One common source of waste in manufacturing includes inventory replenishment. In a lean manufacturing work cell, this often involves an operator leaving the cell, walking to inventory, waiting to get the parts, consumables, or materials they need, and then walking back to their work cell. This is all wasted time.
The further the inventory is away from the lean cell, the longer the transit times and the more time is wasted. Some companies ignore this wasted time. However, calculating how often a given work cell needs replenishment each day, week, or month and how many cells are on the shop floor quickly amounts to a considerable amount of motion waste and non-value tasks.
In other instances, operators must go outside the cell to register the inventory with an RFID/barcode scanner. Again, depending on how often the replenishment occurs, this time quickly adds up. For cells with high inventory replenishment throughout the day, this wastes time and ultimately affects production throughput for a single cell.
Even companies that still use the manual Kanban processes on a Kanban board with Kanban cards can save considerable time and achieve significant cost reductions with NEXY. Operators can stay in the cell and focus on completing work tasks while NEXY operates behind the scenes.
No more time filling out Kanban cards or updating Kanban boards. No need for RFID/barcode scanners. No need to leave the work cell to replenish inventory. No more long transit times walking to and from inventory/stores.
“Everything is done behind the scenes. All the operator or employee has to do is focus on their work. They will never notice when inventory is replaced.”
Once actuated, the flow rack sensor immediately sends wireless signals to Steute Technology’s access point. From there, the access point sends the data to the sensor bridge – a Programmable Logic Controller (PLC) housed in a cabinet on the shop floor.
The PLC then takes all the data and creates an Application Programming Interface (API), which can either be sent to a shop floor server or a cloud-based server. The wireless solution is 128-bit encrypted and works with multiple IT cyber-security protocols.
Wireless tilting sensor RF RW-NET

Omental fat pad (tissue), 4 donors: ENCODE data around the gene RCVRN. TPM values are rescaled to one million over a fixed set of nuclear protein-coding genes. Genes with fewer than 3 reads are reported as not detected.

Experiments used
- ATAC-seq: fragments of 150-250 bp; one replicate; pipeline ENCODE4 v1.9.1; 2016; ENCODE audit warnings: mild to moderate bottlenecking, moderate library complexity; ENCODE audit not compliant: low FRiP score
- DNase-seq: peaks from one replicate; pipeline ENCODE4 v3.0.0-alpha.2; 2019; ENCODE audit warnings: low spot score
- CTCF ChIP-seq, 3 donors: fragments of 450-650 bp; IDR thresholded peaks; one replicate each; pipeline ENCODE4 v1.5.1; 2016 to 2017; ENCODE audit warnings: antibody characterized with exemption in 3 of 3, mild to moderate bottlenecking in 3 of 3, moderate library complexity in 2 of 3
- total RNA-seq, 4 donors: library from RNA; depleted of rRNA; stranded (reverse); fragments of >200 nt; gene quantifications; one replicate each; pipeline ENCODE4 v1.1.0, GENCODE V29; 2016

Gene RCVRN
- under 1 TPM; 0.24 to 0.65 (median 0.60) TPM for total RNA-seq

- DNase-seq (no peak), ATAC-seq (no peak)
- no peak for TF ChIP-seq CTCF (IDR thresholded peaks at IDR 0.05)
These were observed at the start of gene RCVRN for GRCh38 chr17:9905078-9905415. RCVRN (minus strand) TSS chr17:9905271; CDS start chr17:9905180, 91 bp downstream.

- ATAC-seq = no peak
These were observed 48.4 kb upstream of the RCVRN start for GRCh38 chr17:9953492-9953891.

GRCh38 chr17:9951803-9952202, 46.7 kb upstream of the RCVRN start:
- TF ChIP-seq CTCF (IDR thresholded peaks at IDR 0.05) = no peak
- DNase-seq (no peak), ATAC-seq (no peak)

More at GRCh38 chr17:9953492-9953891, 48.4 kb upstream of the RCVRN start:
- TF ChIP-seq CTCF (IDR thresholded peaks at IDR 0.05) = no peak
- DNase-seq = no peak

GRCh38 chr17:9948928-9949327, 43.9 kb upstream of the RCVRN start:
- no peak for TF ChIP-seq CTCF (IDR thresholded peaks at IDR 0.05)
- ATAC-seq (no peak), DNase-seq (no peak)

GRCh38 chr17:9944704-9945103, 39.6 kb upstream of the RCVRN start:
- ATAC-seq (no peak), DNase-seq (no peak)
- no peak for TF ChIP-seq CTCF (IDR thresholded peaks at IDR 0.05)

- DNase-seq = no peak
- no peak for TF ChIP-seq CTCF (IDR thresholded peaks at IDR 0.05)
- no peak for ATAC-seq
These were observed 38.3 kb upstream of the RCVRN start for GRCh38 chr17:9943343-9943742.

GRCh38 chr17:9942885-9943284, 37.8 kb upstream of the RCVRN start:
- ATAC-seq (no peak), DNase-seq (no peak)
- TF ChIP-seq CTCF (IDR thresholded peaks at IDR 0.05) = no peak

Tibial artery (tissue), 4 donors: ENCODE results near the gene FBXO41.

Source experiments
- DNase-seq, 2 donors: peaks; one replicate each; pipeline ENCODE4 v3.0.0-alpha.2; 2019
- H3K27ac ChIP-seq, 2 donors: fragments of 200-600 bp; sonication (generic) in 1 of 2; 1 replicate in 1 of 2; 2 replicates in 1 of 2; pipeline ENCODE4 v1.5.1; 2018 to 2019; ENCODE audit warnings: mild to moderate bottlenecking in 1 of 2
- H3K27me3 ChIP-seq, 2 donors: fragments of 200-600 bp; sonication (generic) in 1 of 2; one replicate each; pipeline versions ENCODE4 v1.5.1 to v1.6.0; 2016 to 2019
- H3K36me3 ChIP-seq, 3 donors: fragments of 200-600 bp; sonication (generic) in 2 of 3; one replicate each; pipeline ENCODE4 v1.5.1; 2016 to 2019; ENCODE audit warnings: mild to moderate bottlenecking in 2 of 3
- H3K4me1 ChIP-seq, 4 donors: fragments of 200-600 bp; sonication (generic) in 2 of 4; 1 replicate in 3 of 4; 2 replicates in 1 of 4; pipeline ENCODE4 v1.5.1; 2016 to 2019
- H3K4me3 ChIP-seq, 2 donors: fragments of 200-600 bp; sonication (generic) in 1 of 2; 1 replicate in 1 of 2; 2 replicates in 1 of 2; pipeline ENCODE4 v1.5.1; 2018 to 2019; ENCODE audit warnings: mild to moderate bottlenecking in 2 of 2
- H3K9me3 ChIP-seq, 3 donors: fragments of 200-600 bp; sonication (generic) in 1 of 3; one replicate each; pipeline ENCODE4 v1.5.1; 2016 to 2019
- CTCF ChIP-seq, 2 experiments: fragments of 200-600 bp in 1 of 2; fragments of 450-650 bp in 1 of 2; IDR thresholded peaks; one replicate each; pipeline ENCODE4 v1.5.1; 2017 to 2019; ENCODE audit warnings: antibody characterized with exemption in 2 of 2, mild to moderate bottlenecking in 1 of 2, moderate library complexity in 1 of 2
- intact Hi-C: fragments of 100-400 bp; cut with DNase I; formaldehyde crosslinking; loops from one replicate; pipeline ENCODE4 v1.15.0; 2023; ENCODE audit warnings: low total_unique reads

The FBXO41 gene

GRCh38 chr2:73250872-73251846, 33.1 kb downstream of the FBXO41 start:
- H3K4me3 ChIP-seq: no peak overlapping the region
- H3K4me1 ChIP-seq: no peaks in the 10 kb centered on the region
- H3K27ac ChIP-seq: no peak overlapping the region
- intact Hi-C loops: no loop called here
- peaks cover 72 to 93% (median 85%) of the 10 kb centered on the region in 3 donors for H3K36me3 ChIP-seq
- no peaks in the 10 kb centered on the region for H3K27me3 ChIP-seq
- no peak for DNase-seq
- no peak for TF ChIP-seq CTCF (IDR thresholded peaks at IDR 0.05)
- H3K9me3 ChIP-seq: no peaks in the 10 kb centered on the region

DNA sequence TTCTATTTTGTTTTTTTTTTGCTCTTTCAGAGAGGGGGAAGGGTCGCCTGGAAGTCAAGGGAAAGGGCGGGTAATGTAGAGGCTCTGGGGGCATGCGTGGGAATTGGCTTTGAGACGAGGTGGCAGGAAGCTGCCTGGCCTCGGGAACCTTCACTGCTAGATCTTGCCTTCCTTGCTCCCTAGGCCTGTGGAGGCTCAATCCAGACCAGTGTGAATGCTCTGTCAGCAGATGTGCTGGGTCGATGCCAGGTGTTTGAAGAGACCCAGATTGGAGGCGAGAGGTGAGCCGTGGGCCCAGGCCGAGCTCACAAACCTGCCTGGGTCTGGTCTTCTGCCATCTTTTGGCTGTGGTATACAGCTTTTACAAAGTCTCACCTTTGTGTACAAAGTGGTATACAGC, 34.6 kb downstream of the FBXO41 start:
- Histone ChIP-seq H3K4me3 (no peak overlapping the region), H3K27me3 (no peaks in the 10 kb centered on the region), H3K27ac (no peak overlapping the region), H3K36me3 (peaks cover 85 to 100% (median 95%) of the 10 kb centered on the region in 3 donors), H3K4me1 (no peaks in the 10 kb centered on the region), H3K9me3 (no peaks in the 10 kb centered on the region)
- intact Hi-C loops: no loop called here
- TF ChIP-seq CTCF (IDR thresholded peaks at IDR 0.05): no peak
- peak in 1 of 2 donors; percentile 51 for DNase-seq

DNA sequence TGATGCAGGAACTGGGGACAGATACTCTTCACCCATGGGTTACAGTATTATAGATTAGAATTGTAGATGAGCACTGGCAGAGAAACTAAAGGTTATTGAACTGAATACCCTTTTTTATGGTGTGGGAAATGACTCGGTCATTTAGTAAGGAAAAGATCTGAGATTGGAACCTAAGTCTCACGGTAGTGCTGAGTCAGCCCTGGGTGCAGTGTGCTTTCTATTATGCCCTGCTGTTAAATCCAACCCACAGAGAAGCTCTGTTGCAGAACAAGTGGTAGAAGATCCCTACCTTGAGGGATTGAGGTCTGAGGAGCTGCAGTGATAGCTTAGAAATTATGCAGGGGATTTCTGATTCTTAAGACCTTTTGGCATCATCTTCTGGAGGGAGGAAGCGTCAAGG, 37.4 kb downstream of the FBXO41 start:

sWave.NET® wireless technology
eKanban software module
The simplicity of NEXY is that companies alone decide how much to buy and when. The system isn’t dependent upon immediate adoption across a company’s shop floor. Companies can start small, learn, improve, and then progress at their own pace adding new flow rack sensors and increasing scalability when they see fit.
“Getting up and running is easy. Customers who buy Flexpipe Flow Racks simply reach out to Flexpipe, and we’ll get involved… We start with a simple consultation to determine their needs and current process and then discuss their goals. After that, it’s simply a matter of doing what the customer asks.”
Nowadays, every manufacturer has heard of “manufacturing 4.0” or “industry 4.0.” Both are the same thing. They simply refer to The Fourth Industrial Revolution, the adoption of automated technologies, and their synchronization with digital data solutions and networks.
The first industrial revolution used water and steam to power machines and equipment. The second included improved communication with the telegraph and the installation of railway lines to transport materials and products. The third occurred during the 1950s with the early adoption of digital solutions that improved communication.
The fourth is simply a natural progression from the third; improved digital solutions linked to automated and robotic equipment ensure a steady stream of real-time data.
NEXY is the simplest way for a manufacturer to be introduced to this all-important fourth industrial revolution. This is especially the case for labor-intensive manufacturers who want to manage their transition at their own pace.
Rob Hargis is a seasoned Brand Manager with the NEXY division of Steute Technologies, providing wireless eKanban, Andon, and AGV integrated sensor networks for manufacturing, assembly and industrial workflow processes in automotive, white goods, and other complex-assembly environments.
Flexpipe is an innovator, supplier, and designer of modular and scalable steel tubes and joints that help companies reduce material handling costs. Based out of Montreal, the company provides multiple products, training, and insight to companies wanting to adopt lean manufacturing.
The company offers a full-service solution that includes its free software add-on SketchUp, multiple outlines and assembly designs, and design and cutting services to help companies build their own material handling structures and reduce costs.
If you would like to see how Flexpipe can help, contact us now.